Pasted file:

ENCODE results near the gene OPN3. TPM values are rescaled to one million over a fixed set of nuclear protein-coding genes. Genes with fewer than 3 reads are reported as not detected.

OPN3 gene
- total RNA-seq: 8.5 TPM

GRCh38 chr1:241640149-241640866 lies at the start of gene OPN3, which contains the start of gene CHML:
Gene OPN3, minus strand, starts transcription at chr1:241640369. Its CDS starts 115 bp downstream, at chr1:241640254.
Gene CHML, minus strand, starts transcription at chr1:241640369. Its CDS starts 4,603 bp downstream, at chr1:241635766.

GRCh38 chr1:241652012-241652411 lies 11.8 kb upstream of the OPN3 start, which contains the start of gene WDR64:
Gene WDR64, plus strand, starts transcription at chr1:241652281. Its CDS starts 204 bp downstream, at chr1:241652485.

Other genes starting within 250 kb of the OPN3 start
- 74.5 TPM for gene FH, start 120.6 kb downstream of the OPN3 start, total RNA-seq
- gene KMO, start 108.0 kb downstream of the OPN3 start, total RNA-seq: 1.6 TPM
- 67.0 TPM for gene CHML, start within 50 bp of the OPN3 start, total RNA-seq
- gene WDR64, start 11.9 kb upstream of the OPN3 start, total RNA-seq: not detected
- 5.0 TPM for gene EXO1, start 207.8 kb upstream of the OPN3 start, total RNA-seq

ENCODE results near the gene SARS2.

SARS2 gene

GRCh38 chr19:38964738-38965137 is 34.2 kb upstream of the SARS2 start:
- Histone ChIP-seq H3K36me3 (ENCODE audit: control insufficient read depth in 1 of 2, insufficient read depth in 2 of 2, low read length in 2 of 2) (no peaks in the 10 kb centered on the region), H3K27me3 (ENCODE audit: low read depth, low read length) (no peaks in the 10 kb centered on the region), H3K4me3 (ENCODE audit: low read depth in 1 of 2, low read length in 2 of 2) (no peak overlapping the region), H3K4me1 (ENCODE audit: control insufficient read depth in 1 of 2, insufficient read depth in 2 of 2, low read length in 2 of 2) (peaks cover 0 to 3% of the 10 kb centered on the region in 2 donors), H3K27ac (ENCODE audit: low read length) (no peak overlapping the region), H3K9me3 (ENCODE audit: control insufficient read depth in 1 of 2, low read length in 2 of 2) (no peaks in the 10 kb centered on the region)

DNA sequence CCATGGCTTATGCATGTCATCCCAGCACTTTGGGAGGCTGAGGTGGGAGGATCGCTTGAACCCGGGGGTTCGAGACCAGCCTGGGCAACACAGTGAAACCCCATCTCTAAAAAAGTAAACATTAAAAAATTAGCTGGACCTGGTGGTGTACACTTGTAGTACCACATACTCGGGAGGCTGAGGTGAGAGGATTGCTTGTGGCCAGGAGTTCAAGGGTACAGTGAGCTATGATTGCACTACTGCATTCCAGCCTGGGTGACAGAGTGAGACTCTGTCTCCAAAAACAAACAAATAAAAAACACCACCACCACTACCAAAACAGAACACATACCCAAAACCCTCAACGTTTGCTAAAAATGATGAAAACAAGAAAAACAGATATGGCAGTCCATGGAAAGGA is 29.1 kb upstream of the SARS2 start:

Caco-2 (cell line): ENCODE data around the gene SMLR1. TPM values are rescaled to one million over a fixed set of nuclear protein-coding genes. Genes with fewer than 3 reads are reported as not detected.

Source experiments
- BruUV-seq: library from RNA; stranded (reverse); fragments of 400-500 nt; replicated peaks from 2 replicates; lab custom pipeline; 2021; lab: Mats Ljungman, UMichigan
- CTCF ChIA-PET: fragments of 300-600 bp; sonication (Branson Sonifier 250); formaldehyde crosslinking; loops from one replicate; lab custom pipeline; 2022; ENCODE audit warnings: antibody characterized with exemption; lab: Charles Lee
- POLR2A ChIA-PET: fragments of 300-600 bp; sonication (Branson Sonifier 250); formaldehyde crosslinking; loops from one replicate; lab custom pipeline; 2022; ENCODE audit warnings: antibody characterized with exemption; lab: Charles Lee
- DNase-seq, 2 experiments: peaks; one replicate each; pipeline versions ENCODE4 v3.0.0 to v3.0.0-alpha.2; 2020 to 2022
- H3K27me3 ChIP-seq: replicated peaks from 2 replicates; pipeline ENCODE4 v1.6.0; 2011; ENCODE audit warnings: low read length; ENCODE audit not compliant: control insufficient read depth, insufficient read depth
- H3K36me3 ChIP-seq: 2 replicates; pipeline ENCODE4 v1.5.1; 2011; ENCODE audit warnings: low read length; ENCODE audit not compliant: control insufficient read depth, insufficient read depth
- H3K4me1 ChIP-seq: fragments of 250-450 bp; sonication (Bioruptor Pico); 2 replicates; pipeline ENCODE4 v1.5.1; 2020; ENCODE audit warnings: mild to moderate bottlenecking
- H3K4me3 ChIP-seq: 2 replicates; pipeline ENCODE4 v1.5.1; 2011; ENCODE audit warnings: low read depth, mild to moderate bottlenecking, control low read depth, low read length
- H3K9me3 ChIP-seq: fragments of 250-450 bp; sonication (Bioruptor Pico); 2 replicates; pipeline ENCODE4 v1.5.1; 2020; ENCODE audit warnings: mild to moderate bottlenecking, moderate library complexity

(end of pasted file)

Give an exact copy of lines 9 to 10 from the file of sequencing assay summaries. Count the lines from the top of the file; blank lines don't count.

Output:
Other genes starting within 250 kb of the OPN3 start
- 74.5 TPM for gene FH, start 120.6 kb downstream of the OPN3 start, total RNA-seq